Children’s laxatives are normally in powder form which should be mixed with water and then added to drinks or food.

Macrogol laxatives such as Movicol Paediatric Plain work by getting more water into the bowel, which keeps poos soft and easier to pass. Stimulant laxatives such as sodium picosulfate, bisacodyl, senna and docusate sodium encourage the bowel to push the poos out.

Children who don’t have an impacted rectum will be prescribed a ‘maintenance therapy’ using a macrogol laxative. If this doesn’t get the poo moving, a stimulant laxative might be added.

If the rectum is impacted, higher doses of laxatives are needed which will fully clear out the bowel. You know the bowel is cleared out once the child passes brown water.

Many parents worry that the laxatives make the soiling problem worse, but it’s important that the blockage is fully cleared. Stopping the medication too soon can result in the constipation recurring. After this, a smaller, daily maintenance dose of laxatives will be required.

The aim of the maintenance dose is to prevent poos from building up again. If the maintenance dose isn’t followed, and the stretched rectum is not allowed to gradually return to its normal size, your child might become constipated again.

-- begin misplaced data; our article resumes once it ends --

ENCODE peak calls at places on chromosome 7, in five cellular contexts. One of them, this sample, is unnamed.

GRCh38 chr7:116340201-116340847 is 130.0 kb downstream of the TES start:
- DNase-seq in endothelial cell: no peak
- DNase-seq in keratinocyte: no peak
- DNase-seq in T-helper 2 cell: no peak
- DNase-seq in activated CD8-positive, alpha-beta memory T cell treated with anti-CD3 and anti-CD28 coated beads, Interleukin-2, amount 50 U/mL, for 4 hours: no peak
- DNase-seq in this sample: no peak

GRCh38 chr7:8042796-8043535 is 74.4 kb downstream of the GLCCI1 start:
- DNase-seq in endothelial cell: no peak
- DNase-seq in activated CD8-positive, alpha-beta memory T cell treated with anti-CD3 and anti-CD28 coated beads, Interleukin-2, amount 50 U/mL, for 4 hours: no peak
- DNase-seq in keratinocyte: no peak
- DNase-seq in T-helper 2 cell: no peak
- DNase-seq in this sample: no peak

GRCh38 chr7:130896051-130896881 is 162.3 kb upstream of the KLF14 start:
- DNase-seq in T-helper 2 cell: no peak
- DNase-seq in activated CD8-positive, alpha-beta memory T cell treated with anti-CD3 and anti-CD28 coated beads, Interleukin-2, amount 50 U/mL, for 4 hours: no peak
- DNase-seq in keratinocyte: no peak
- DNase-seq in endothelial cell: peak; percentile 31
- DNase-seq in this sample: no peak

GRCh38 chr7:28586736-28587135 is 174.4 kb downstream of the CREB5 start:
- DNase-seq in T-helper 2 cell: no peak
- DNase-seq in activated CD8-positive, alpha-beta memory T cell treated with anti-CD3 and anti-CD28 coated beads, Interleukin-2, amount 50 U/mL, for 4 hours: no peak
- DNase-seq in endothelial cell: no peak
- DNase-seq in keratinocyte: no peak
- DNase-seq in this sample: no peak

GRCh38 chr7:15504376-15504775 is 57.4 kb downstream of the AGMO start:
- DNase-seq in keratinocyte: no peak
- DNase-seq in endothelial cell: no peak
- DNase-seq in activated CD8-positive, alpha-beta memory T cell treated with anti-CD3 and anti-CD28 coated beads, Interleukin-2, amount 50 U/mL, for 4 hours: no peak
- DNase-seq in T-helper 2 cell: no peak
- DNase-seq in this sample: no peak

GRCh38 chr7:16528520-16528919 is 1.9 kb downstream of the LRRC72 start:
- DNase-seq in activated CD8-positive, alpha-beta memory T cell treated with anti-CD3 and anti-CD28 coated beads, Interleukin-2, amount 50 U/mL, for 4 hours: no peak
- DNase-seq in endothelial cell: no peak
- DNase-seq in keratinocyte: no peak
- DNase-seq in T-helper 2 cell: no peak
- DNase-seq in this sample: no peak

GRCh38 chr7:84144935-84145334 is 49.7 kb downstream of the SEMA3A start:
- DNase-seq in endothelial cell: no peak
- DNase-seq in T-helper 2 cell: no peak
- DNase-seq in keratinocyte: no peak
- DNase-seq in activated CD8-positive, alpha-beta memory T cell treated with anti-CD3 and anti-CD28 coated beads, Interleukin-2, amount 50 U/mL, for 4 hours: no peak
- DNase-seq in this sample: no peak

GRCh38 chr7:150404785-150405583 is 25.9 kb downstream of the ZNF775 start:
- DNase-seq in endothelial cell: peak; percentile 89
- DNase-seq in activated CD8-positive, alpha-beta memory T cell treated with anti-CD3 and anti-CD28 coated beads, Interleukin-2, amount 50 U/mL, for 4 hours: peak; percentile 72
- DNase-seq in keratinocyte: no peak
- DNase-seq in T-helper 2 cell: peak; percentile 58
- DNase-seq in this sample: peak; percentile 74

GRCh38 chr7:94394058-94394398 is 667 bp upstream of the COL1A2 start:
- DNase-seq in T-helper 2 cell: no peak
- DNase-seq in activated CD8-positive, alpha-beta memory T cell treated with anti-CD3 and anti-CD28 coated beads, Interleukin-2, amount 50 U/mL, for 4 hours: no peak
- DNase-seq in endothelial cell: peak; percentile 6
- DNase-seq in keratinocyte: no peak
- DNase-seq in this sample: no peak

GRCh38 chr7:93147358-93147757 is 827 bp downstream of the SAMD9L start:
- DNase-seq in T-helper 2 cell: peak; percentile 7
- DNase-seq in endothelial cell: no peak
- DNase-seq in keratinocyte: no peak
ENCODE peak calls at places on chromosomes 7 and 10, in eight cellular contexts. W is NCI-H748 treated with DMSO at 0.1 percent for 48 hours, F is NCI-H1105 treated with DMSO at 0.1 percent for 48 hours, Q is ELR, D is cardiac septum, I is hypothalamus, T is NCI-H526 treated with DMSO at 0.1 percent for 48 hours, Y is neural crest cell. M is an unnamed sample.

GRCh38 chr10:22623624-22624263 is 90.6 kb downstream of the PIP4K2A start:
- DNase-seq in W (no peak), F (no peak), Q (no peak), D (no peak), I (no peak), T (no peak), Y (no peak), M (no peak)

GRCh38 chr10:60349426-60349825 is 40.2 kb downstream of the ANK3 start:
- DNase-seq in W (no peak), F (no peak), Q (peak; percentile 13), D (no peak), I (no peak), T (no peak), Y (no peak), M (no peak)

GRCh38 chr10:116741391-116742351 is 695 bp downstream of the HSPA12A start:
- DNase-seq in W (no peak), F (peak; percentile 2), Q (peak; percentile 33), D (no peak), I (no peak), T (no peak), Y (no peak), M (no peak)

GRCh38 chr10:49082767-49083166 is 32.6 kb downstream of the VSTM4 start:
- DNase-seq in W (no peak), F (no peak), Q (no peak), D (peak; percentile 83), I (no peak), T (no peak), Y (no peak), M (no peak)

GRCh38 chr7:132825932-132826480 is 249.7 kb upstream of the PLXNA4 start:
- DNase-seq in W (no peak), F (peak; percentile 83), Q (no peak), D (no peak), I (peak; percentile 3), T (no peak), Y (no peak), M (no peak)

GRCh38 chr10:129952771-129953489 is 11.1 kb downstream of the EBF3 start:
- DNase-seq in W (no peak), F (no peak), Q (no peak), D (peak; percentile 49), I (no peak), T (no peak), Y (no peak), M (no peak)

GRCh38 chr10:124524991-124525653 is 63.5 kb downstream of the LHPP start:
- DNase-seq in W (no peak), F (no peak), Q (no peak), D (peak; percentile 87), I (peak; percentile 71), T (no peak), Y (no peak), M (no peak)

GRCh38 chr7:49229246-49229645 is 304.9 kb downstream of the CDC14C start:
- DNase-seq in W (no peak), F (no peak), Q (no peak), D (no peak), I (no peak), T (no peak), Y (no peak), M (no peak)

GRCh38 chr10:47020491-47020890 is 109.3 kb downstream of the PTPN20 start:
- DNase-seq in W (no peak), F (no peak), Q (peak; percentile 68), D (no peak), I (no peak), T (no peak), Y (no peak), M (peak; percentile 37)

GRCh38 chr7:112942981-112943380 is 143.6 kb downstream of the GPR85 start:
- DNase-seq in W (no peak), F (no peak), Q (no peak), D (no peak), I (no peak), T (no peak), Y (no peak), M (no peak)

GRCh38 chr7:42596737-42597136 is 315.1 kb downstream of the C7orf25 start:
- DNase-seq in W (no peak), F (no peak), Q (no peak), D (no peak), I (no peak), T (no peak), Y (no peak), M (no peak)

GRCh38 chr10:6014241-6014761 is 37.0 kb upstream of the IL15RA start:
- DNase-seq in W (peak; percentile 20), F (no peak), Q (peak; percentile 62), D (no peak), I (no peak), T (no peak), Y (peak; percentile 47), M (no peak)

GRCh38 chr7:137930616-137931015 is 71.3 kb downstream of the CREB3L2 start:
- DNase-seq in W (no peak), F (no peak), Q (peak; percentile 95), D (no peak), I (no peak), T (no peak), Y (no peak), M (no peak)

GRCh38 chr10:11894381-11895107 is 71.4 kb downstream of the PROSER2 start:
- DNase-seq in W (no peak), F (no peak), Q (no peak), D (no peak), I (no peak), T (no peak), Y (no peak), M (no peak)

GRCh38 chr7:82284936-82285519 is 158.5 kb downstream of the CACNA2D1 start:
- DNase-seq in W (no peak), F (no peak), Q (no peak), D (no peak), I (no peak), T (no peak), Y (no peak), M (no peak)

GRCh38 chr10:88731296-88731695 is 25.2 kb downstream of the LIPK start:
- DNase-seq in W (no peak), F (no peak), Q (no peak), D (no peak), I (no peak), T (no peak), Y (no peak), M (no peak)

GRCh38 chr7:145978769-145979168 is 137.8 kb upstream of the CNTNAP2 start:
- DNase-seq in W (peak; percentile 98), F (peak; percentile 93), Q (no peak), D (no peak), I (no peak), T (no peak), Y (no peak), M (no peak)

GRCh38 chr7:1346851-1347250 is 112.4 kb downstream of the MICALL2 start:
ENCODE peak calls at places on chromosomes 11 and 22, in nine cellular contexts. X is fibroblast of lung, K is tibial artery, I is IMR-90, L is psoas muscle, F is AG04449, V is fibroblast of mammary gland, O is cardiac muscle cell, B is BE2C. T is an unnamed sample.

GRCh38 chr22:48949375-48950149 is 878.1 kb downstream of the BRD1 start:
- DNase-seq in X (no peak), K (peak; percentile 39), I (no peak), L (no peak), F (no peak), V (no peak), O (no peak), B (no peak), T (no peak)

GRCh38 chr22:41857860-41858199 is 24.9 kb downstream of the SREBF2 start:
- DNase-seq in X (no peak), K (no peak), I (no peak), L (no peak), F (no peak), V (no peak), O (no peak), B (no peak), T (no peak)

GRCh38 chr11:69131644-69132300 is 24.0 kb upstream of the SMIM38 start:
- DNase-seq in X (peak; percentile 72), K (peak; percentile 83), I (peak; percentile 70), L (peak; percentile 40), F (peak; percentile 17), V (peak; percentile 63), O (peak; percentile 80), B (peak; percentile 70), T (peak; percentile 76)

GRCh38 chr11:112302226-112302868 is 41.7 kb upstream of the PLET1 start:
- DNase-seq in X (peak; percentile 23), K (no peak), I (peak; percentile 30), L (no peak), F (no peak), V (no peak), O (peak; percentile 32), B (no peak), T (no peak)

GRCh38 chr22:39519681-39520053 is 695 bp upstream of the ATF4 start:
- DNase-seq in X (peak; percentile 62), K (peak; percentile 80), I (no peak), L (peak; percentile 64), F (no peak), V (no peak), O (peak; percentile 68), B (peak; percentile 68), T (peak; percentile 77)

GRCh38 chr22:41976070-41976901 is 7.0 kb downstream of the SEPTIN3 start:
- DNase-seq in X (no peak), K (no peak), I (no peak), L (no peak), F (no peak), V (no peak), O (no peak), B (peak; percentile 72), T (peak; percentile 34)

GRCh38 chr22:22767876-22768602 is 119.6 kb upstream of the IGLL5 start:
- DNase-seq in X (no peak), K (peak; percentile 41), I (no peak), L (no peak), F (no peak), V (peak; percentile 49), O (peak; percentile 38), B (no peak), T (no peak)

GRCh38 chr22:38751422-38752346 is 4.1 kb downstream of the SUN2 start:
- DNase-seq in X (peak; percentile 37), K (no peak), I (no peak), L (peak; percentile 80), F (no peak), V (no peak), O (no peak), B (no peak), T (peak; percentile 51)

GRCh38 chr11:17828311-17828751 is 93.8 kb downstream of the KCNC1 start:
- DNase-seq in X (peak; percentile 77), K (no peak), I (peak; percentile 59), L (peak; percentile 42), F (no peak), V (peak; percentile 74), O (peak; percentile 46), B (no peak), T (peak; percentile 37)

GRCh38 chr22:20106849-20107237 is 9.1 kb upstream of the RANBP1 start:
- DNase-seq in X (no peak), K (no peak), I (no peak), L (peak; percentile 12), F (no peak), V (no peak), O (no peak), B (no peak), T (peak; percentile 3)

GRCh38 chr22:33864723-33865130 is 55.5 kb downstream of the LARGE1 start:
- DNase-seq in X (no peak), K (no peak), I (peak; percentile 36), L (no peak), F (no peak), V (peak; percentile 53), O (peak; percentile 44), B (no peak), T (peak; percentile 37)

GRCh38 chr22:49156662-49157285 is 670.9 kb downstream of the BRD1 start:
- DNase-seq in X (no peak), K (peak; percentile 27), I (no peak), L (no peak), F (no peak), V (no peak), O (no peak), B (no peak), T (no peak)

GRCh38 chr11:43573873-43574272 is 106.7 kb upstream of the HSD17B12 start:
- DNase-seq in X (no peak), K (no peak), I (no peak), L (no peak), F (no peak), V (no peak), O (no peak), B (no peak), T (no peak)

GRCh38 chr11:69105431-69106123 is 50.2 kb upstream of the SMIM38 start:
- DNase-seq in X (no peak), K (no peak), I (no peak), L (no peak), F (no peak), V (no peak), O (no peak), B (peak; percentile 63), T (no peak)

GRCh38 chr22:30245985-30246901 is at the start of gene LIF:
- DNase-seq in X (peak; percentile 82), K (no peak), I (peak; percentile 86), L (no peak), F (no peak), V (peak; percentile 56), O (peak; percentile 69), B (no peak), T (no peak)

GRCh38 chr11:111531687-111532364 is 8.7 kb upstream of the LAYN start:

Laxative treatment may need to be taken for several months and shouldn’t be stopped abruptly. Some children might need it for several years and a minority will require long-term laxative treatment.

Listen to our Helpline Podcast episode Chronic Constipation and Disimpaction to understand more about the process.

Changes to diet

You may need to make some changes to your child’s diet alongside the laxative treatment to ensure they’re getting enough fibre and fluids. For more information see our information on how to prevent constipation.

Developing a good toileting routine

Children who have chronic constipation often have trouble recognising when they need to go to the loo. This is because they lose the sensation of needing to do a poo when the rectum is stretched.

In addition to the laxative treatment, you should get your child into a good toileting routine. Encourage them to sit on the toilet at regular times each day, ideally 20-30 minutes after a meal. For more information look at our tips for establishing a good toilet routine.